Chelsea owner Roman Abramovich has created a toxic enviroment at the club.

London – Shortly after the termination of his seventh marriage, Larry King, the American talk-show host, reached a perceptive conclusion. ‘I’m just not good at marrying,’ he said. True, he slipped back a few years later, when he married for the eighth time, but that was just force of habit. For the old goat had experienced a moment of self-awareness and it did him credit.

Larry’s marital misadventures came leaping to mind when Bruce Buck made his latest pronouncement. Buck is an American attorney whose expertise is in mergers, project finance and capital market transactions. He is also the chairman of Chelsea Football Club. Quite soon, he will start to draw up a list of candidates for the post of Chelsea manager.

Now, Chelsea already possess a manager, a competent chap named Rafa Benitez, who stands a sporting chance of qualifying them for next season’s Champions League, as well as winning the Europa League. An admirable effort but it won’t be enough for the club’s owner, Roman Abramovich.

For this is the man who sent Jose Mourinho packing after he had won two Premier League titles, an FA Cup and two League Cups in three years as manager. And even those of us who winced at his posturing would concede the immensity of his achievement.

Abramovich was similarly dismissive of Carlo Ancelotti, who won the League and Cup double, and Roberto di Matteo, who was sent on his way after winning first the FA Cup and then, weeks later, the Champions League. In all, the owner is seeking the 10th manager of his 10-year Chelsea tenure; a statistic as absurd as it is insulting.

The obedient Buck explained his master’s modus operandi: “I know we have fired what most people would say is a lot of managers – terminated the relationship is a better way to describe it – but we’ve always thought long and hard when we’ve done it. It’s always sad when a relationship is terminated … We certainly believe in stability in managers but it has to be with the right manager.”

And that’s when the stomach turns. You see, the modern game has more than its share of apparatchiks who are prepared to defend the indefensible. Ten managers in 10 years, yet “we certainly believe in stability”. Utterly pathetic. And that bit about always thinking “long and hard”. It offends the intelligence.

For we can all see that the owner’s managerial appointments have nothing to do with serious strategy; everything to do with hunch, whim, fancy and the opinion of the last person who whispered in his ear.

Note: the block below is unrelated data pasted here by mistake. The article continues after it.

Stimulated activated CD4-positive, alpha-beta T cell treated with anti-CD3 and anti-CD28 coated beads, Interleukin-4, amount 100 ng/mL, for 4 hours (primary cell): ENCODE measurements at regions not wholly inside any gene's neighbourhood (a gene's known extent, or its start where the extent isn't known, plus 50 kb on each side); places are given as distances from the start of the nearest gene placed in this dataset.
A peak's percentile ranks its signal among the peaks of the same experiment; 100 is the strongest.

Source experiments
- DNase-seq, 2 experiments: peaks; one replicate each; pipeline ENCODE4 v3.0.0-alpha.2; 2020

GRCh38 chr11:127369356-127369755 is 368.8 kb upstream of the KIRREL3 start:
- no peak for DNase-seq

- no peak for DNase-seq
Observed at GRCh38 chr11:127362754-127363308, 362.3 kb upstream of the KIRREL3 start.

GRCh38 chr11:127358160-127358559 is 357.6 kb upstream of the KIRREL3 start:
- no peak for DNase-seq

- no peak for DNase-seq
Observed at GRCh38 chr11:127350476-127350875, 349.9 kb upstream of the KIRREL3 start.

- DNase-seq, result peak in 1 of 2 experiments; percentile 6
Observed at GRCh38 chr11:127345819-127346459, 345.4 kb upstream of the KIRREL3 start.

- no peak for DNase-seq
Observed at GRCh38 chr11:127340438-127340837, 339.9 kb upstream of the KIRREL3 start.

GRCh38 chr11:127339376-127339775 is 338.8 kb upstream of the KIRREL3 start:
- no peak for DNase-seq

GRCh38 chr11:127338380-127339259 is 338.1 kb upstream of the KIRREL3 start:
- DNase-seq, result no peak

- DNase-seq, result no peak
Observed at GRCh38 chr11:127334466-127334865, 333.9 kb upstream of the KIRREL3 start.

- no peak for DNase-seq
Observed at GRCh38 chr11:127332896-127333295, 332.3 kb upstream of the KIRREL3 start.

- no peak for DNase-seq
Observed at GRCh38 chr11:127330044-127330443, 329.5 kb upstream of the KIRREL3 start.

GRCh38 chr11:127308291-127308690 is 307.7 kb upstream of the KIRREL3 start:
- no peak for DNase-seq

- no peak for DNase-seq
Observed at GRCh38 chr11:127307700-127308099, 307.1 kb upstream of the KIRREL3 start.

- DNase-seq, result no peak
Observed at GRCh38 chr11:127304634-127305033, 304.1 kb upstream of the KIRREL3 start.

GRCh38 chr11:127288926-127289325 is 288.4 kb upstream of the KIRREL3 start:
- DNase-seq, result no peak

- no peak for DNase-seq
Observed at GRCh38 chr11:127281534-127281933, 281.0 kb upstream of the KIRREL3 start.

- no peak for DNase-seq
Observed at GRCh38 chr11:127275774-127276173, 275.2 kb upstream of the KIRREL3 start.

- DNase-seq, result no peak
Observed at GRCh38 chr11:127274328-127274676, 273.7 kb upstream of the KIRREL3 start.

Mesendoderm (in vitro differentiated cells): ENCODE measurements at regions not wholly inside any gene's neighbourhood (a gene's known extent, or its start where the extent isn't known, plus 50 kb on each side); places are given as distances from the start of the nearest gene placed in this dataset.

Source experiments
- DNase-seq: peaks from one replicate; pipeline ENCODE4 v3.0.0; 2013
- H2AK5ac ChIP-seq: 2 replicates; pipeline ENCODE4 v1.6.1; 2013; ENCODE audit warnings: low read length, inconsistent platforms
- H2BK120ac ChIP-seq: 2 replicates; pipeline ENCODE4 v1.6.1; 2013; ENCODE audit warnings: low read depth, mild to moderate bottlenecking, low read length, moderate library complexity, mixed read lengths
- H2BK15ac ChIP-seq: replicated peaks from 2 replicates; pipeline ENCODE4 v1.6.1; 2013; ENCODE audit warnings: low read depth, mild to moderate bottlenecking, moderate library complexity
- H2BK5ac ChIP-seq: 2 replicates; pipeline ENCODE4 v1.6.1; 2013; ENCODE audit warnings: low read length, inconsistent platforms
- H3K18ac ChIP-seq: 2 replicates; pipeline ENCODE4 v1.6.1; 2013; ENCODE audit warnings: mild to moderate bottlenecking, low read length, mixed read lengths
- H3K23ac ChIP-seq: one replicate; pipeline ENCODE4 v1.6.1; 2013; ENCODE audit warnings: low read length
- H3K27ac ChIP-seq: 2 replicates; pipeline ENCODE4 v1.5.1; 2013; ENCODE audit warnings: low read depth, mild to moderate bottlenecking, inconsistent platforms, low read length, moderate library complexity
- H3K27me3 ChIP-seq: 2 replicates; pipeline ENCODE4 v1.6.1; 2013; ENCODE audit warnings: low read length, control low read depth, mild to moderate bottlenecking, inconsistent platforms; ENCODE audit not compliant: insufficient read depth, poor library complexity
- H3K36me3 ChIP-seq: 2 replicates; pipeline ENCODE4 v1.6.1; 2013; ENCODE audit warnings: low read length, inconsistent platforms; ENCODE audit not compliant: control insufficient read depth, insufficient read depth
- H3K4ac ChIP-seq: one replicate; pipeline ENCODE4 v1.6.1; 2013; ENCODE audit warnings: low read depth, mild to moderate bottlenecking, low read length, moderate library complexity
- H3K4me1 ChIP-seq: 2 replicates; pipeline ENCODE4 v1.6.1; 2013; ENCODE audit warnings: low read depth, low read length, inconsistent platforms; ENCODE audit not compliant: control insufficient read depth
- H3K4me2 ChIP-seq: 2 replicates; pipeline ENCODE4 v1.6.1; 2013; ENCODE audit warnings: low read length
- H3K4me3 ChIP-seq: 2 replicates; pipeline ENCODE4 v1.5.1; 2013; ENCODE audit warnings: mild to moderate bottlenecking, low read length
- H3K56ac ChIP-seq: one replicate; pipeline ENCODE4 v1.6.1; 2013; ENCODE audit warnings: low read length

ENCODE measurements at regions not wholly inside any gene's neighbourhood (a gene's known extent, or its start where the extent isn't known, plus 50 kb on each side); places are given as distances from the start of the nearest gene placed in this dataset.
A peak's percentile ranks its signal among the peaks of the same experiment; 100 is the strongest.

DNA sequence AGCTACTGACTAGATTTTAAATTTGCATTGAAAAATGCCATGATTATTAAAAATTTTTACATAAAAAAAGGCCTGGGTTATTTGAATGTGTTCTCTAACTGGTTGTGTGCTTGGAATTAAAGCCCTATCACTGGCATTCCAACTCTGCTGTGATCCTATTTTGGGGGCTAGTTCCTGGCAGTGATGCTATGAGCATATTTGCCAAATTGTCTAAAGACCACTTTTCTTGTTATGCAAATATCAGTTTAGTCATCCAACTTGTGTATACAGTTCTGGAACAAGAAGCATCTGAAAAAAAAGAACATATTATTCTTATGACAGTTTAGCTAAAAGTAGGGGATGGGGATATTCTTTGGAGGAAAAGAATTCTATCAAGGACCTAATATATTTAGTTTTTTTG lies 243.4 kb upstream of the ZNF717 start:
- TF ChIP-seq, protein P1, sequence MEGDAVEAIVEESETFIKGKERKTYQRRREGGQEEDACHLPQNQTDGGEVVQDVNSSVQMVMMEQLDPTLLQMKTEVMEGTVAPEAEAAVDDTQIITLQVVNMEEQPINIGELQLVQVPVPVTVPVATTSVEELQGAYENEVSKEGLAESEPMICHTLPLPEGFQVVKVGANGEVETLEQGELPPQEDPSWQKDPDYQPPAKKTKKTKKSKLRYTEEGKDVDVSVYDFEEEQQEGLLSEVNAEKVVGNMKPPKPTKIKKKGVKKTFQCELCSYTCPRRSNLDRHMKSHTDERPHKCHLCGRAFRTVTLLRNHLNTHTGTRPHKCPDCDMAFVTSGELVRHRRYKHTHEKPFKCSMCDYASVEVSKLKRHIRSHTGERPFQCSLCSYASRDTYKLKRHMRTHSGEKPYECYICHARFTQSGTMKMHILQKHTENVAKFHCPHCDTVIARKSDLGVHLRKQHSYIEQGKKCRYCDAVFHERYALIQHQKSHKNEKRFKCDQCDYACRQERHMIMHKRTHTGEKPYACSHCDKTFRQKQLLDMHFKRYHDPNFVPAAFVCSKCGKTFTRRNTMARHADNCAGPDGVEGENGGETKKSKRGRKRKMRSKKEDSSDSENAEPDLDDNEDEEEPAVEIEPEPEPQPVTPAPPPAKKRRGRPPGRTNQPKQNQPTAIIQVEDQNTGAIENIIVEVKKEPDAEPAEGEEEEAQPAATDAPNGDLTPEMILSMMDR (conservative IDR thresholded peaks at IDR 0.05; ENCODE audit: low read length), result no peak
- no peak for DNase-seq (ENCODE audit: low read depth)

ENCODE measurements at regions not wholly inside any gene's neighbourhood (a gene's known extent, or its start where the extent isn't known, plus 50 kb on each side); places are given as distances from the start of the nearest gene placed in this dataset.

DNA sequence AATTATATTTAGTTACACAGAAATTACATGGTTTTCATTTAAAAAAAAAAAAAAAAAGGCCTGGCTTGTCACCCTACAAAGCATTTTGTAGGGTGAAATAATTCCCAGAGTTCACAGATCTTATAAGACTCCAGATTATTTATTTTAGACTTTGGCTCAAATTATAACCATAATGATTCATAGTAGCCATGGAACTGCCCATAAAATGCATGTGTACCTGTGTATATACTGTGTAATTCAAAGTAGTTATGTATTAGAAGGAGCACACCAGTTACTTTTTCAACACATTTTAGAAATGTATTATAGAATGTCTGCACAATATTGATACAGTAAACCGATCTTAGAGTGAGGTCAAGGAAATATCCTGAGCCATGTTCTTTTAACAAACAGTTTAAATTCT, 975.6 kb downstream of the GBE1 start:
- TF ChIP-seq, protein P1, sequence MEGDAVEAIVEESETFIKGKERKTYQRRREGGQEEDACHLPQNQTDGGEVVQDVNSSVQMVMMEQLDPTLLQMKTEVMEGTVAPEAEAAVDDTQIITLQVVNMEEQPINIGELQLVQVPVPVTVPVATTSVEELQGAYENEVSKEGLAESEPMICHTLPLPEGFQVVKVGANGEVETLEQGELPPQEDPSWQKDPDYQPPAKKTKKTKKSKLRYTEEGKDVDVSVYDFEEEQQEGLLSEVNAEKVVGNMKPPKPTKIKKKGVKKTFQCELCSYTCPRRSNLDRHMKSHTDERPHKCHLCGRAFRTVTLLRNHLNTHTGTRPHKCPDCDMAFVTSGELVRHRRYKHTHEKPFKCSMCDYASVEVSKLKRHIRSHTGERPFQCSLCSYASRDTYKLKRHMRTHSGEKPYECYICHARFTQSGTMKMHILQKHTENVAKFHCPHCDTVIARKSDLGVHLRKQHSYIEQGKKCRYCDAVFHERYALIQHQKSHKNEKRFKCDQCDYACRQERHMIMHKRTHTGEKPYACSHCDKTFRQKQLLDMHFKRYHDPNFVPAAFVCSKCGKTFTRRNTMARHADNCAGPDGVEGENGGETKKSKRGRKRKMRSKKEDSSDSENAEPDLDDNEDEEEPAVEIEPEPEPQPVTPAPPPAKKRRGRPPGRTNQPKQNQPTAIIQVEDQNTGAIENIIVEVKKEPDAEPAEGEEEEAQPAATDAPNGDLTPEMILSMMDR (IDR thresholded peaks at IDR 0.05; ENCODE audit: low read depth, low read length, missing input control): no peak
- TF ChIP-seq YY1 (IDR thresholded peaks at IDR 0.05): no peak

Yet Buck, that master of the capital market, can churn out his company-speak with the air of a man unused to contradiction. Why is it “sad” when another one bites the dust? How can “terminated the relationship” be more accurate than “fired”? Can he really believe his own self-serving gibberish?

Surely not because the evidence is stacked up against him. Those who have chosen wisely and kept faith with their choice have been suitably rewarded: Wenger at Arsenal, Moyes at Everton and, even after just three years, Mancini at City. They have proved the point month by month, season after season.

Then there is that old gentleman in Manchester, after whom they name grandstands and erect statues and who is almost a definition of stability. The message is blatantly obvious, yet still Abramovich doesn’t get it. Of course, he may point to an impressive collection of cups and titles these past 10 seasons and he has a case. But they are the trophies of transient overseers, the ephemeral achievements of men who put down no roots.

The genuinely durable football clubs are those who favour dynasties above passing strangers, the permanent above the temporary. Chelsea ought to be such a club but the butterfly instincts of their owner make it impossible.

Such is the tribal nature of our game that any criticism is greeted with derision and worse. In this respect, at least, Chelsea’s followers have much in common with their confreres in Manchester and Liverpool. But the more reflective among them are uneasy with the way in which managers are hastily hired and lightly fired, with their pockets full and their reputation bruised.

For the result has been a state of permanent revolution, with a cabal of senior players enjoying a damaging and disproportionate influence on the conduct of the club.

And it matters because Chelsea are a major presence on the English scene. They ought to stand for something; instead, they stand for anything. At least Larry King has learned from his multiple mistakes. If only Roman Abramovich could make the same claim. – Mail On Sunday